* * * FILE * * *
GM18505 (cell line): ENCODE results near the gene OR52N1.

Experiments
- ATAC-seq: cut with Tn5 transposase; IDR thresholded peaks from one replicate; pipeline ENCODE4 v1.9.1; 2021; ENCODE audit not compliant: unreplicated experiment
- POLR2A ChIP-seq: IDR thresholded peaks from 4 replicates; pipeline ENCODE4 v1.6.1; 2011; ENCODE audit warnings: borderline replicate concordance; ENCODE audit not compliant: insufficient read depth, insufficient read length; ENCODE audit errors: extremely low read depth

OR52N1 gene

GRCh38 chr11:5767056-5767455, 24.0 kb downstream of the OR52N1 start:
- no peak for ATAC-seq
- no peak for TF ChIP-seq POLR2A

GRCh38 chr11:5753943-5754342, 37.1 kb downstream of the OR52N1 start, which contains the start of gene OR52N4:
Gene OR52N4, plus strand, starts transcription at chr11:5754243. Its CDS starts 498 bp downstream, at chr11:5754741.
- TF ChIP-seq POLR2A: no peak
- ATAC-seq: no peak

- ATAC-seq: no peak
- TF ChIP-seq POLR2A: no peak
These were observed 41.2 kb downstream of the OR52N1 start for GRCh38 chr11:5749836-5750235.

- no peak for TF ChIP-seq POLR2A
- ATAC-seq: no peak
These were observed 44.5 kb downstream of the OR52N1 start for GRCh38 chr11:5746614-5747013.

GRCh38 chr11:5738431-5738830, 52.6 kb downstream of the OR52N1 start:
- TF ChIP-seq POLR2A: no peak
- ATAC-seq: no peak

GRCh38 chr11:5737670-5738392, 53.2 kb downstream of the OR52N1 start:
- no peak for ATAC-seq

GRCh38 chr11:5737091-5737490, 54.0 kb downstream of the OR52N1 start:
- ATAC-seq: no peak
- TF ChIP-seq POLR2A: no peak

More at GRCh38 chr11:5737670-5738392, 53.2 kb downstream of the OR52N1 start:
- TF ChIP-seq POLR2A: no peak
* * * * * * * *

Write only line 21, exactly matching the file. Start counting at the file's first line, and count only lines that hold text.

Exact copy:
- ATAC-seq: no peak